Co-operation with local health units and vigilance with on-site safety measures are critical to prevent further spread of the virus among workers on farms
By Jackie Clark
Despite guidelines put in place by Health Canada and local public health units, and efforts made by farmers and business owners, many migrant workers across the province of Ontario have contracted COVID-19.
18 per cent of the cases reported in Windsor-Essex County have been farm workers, including one man who passed away in hospital, according to a June 1 report from the health unit. Pioneer Flower Farms in St. Catharines has reported an outbreak, with at least 20 employees testing positive for the virus, according to a May 31 release from the company. 164 employees tested positive at Scotlynn Group in Vittoria, according to a June 4 update from Haldimand and Norfolk Health and Social Services.
“We will continue to follow the Ministry of Health’s lead as we navigate through this together,” said the Pioneer Flower Farms statement. “Many preventive measures had been put into place prior to the outbreak, and further methods have been put into place in the last week to limit the spread. Although the numbers of transmission are high, we are relieved that most results have come back negative, which assures our measures we have put into action are working.”
Scotlynn Group also issued a statement, assuring that “our migrant workers that are now self-isolating will continue to receive their entire compensation. … Their health, care and safety will be managed and monitored by the Haldimand-Norfolk Health Unit and Norfolk General Hospital as required.”
The company will also be conducting weekly random COVID-19 testing to monitor employees at all of their housing units, the letter posted to Facebook on June 2 stated.
It is essential for agricultural employers to continue to follow the guidance of the government and local health units to prevent further spread of COVID-19 among workers, Jennifer Wright, senior HR adviser and stakeholder engagement specialist for the Canadian Agricultural Human Resource Council (CAHRC), told Farms.com.
This includes staying vigilant with personal hygiene, practicing physical distancing whenever possible, and providing employees with appropriate personal protective equipment when distancing is not possible.
“Each province and some regions have specific information on what is required,” Wright said. “In general, all employers need to do what is outlined on the Ontario government site.”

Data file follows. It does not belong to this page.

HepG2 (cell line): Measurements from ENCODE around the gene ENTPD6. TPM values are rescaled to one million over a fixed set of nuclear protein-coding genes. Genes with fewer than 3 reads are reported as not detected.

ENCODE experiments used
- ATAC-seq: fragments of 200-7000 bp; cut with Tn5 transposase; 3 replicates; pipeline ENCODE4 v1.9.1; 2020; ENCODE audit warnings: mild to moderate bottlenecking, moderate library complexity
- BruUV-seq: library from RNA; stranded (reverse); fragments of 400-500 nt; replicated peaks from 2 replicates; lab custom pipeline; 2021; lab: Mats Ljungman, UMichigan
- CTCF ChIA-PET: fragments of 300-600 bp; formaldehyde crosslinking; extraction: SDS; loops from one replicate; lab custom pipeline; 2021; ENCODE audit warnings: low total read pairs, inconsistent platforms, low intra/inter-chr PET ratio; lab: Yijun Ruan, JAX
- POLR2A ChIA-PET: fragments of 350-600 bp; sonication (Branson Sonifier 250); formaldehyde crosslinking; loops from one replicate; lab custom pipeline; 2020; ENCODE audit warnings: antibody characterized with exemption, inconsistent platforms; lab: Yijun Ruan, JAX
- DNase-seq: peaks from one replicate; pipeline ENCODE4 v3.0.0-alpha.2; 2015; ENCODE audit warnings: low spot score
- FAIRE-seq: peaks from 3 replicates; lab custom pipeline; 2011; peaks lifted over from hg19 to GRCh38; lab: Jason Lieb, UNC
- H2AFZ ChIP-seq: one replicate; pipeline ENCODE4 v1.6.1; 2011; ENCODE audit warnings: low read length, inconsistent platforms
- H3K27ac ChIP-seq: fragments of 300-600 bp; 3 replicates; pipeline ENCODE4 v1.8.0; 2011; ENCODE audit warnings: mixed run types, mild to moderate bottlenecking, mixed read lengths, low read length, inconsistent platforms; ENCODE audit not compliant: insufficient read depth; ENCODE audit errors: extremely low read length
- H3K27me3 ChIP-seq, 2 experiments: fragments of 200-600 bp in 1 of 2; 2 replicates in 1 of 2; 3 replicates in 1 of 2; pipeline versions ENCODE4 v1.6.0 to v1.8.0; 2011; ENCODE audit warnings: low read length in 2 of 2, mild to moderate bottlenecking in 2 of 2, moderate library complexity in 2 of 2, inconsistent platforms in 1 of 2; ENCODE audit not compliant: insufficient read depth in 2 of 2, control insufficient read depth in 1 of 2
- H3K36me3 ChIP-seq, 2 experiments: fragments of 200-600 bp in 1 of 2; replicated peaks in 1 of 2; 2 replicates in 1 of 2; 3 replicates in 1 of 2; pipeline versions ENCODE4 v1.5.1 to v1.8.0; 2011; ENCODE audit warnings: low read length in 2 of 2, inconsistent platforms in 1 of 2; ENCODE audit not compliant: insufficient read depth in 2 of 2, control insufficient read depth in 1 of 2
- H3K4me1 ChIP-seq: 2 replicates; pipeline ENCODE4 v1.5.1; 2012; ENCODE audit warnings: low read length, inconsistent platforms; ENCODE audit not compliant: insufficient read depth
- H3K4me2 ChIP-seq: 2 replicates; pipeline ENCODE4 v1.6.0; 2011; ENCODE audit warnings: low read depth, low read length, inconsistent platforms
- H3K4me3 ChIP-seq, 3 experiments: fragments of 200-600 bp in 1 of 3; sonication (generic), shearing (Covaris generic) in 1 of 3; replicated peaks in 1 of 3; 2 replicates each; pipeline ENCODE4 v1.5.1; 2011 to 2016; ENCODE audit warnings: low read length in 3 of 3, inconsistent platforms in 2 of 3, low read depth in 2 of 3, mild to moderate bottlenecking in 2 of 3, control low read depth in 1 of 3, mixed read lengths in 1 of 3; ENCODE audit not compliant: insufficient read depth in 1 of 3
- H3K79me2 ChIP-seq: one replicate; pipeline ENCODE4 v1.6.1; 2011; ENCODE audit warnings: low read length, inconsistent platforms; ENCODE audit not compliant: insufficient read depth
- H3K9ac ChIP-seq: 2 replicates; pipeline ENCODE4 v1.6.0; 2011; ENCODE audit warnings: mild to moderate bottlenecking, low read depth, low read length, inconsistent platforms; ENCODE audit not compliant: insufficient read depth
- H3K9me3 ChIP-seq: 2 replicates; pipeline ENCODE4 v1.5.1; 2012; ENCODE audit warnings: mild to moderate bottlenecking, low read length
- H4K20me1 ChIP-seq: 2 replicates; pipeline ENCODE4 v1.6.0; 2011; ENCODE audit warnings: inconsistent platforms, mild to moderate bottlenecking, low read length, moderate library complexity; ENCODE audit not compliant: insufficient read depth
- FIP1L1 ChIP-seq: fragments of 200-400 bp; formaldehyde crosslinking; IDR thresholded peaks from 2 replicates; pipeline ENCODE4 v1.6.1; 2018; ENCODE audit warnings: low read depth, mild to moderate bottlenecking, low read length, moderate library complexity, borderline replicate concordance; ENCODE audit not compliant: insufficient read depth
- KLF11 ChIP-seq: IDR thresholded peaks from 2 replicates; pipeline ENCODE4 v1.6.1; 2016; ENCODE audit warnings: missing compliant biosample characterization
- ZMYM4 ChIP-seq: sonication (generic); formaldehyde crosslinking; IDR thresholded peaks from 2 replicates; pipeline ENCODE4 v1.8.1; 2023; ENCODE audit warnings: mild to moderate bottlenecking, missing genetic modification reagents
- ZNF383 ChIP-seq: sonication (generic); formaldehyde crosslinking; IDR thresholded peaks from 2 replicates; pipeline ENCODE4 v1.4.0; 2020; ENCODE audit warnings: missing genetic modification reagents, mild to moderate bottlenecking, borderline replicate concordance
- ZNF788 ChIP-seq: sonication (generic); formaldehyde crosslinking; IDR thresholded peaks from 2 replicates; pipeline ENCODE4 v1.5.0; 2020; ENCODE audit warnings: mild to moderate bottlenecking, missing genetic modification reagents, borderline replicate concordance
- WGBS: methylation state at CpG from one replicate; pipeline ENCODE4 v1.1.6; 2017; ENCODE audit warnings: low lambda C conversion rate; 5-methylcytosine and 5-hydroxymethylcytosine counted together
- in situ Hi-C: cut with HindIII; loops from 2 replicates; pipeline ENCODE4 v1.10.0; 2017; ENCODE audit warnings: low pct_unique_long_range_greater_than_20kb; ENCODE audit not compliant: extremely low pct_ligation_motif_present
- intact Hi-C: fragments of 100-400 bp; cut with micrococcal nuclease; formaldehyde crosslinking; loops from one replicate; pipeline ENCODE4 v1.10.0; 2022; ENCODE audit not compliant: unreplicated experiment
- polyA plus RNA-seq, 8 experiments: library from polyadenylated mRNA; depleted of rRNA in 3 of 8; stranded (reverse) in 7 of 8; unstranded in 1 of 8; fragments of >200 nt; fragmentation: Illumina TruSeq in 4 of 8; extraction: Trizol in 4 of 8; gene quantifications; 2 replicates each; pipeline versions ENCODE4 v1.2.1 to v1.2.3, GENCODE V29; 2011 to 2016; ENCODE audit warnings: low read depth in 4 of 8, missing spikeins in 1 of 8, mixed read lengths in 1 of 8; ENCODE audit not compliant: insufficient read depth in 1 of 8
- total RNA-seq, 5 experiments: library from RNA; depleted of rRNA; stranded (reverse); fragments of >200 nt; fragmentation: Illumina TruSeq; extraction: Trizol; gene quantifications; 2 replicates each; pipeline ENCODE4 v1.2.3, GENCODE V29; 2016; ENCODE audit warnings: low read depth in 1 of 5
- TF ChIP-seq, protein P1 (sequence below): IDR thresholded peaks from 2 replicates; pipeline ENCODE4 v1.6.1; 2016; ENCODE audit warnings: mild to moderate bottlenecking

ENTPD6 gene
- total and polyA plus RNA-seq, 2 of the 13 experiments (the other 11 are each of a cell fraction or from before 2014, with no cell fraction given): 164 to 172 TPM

If an employee contracts COVID-19, there are several actions required by the employer. They should advise the employee to self-isolate (and in the case of temporary foreign workers, provide them the ability to do so), track contact of the sick employee to understand who else may be at risk, and follow up on any Workplace Safety and Insurance Board claims with the Ministry of Labour.
“If you suspect or have a confirmed case, you should contact your local public health authority first and proceed with their advice and requirements. There are also provincial protocols that will need to be followed,” she explained.
Local health units may require more workers to self-isolate and monitor, or shut down the job site for disinfection, she added. Employers should ensure the process and policies are well-understood by all workers.
“Employers can make sure they are following all the regulations and protocols to ensure their employees are as safe as possible,” Wright said. “They can also ensure they create an environment where employees feel comfortable enough to raise any concerns or to remove themselves from the workplace and notify you if they have symptoms. This is not a time for employees to ‘tough it out’ or come to work with ‘just a cough.’ They need to know they are supported to be honest and to stay home without any issue.”
Though health and safety of workers is paramount, farmers are also concerned about the ability to meet their labour and production needs, in the event an outbreak incapacitates their workforce.
“First and foremost, take all the steps to try to avoid such an outbreak from occurring,” said Wright. “In the event there is an outbreak, follow the advice of public health authorities. Work with them on business/operation continuity should an outbreak occur.”
Scotlynn Group, for example, offered an increased pay opportunity for community members able to help with harvest. For now, the harvest has been delayed, however they “are encouraged by the outpouring of support,” according to the company’s June 2 statement.